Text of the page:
Joyce Arram

Joyce was born in the maternity wing of the Whittington Hospital on the 24th March 1935. She claimed that she was a real cockney on the basis that Dick Whittington heard the bells of Bow Bell on Highgate Hill just outside of what is now the hospital. Joyce said that this is confirmed by the statue of Dick’s cat just outside the hospital.

Aged six, during the war, Joyce was evacuated to wales and lived in the village of Argoed just outside Blackwood. She was taken in by Olwen Harler, deputy headmistress of the local junior school, and her mother. Joyce’s evacuation tag is currently on display at the Museum of London.

Image from © Museum of London

After the war, Joyce continued to visit Wales and her family had a strong relationship with Miss Harler, for example they would exchange food coupons for non-kosher food with Miss Harler.

During retirement, Miss Harler moved to Hermon, a hamlet, just outside Cynwyl Elfed, where Joyce continued to visit her. Joyce would always immerse herself into the community such as taking part in the country shows and joining the Carmarthenshire Antiquarian Society. Miss Harler was the treasurer of the Society for many years. Joyce was part of the society for many years, she always wanted to come to the Day School but it always clashed with her liberal democrat conferences.

When Miss Harler passed away, Joyce inherited her cottage and continued to enter country shows. She often won the fruit and vegetable competitions, using the produce grown in the allotment next to the cottage.

Eddy Arram, Joyce’s brother, said Miss Harler was a mentor to Joyce and was an influence on Joyce’s political views such as Women’s equality. This can be seen when Joyce took part in the 1976 protest to allow women to join the National Liberal Club. They were eventually successful, allowing women to be admitted as full members. Joyce made sure to fully enjoy her right on many occasions and even celebrated her 80th birthday at the club.

Eddy also recalled that Joyce loved to travel. For example, in the sixties, she joined the liberal delicate when they travelled to the Caribbean to help in the local elections. After the results, she tasted the local liquid hospitality and ended up spending a few hours in the local judiciary ‘hotels’ for being drunk and disorderly, luckily no charges were made. She also worked in a law firm in Miami for a year.

Joyce originally started her work in the legal profession as a Managing Clerk. She saw the role was undervalued and was a leading voice in ILEX which transformed legally trained support staff into a professional vocation. She was also a driving force in obtaining a Royal Charter for ILEX.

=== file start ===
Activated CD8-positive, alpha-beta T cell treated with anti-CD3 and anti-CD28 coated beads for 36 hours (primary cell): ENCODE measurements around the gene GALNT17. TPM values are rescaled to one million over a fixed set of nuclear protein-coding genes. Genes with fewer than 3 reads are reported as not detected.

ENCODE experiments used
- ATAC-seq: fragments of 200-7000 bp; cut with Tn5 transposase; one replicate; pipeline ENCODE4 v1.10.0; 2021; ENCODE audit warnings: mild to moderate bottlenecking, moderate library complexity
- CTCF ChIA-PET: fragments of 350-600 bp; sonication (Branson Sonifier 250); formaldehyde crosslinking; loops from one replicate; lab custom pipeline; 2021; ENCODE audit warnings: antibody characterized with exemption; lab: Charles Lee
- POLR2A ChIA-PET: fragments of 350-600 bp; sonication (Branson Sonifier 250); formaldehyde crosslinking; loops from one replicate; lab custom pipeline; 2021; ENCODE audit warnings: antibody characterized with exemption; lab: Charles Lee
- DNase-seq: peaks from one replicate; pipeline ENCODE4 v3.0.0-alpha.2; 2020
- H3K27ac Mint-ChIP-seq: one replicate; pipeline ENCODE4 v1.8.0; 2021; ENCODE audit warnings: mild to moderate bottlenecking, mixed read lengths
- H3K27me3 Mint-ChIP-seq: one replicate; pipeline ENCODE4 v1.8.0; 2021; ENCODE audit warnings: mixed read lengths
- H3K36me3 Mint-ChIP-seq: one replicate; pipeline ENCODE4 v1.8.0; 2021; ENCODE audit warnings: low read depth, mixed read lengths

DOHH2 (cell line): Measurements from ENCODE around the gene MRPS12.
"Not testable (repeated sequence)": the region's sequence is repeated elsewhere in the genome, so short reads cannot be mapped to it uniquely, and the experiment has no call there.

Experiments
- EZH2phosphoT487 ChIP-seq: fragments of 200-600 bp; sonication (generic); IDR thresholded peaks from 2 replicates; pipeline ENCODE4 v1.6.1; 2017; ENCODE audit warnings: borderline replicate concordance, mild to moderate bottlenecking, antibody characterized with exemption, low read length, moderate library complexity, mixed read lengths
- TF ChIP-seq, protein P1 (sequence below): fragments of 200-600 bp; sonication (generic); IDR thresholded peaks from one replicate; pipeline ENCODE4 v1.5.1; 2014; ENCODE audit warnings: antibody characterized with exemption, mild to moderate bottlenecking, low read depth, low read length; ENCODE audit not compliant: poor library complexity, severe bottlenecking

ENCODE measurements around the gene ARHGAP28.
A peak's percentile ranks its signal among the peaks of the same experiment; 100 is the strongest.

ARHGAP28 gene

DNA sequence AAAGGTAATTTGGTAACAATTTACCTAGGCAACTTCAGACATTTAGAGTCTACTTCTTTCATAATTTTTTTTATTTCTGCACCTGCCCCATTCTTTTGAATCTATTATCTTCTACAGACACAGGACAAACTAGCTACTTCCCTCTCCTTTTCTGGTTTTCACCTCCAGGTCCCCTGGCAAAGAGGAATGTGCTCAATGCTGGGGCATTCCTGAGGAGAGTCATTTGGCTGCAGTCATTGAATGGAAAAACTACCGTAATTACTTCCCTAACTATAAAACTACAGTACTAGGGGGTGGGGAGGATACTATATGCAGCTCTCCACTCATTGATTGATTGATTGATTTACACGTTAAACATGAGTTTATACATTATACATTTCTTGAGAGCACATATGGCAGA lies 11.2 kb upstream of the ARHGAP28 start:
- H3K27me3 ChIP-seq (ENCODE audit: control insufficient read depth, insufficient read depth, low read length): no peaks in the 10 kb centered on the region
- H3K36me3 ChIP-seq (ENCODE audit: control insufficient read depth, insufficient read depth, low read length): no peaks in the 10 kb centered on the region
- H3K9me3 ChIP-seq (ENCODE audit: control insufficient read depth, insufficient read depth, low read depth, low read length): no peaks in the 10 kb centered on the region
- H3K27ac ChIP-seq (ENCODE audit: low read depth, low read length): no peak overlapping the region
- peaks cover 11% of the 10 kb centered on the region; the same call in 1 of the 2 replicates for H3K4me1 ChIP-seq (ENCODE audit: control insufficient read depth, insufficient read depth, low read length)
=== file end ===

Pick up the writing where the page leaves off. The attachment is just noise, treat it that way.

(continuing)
In 1978, Wendy Mathys met Joyce when she joined a small firm called Dresdens, in Covent Garden. She recalls Joyce as being a very hard working individual, often working late in the evenings for her clients. Joyce once took a former colleague, Stephen Williams, out for lunch where he was introduced to lord Denning, which Stephen considered a great privilege.

Joyce was a very community minded person. In Summerlee Gardens, she would often arrange street parties and visits to the panto for the children. In 1993, Joyce was highly active during the North London Boroughs Order. She organised petitions to transfer her road from Haringey to Barnet. The order was eventually passed on the 1st April 1994.

Joyce was elected by the RSA council as a fellow in 1990. She was always highly active within the RSA for example in 1991, she took part in a discussion on ‘Citizen Who, Citizen How?’ about the relationship between young people and the police. In 1992, she took part in a discussion about ‘Education for European Britain’ and in 1993, she took part in a discussion in ‘Quality, Equality and Europe and House: Living with the Policy Failures of the 1980s’. Joyce eventually became legal executor and governor of London for the RSA in 1992. In 2012, Joyce was listed in the London Region for the RSA and in 2013 and 2024 Joyce was the chair of the London Region.

Due to Joyce’s remarkable achievements, she was elected as a Woman of the Year at the 60th anniversary Women of the Year Lunch in 2014.

In 2015, Joyce co-authored an article in the Journal of Liberal History which was an assessment of the former Liberal leader Jeremy Thorpe. The article was published following the death of Jeremy Thorpe in December 2014. Joyce first met Thorpe when he had recently been elected as MP for North Devon at the 1959 General Election. Thorpe called Joyce ‘the Arum lily’. In 2017, Joyce was a TV consultant and was an advisor to the BBC production about Jeremy Thorpe called ‘A Very English Scandal’. Joyce was delighted when she got to meet Hugh Grant and even went out to dinner with him one evening. She was very amused to recount that after dinner they were spotted crossing the road by a group of young girls who she overheard saying ‘who’s that old lady going out with Hugh Grant’.

In 2018, Joyce stood as the Liberal Democrat candidate for East Finchley for local elections.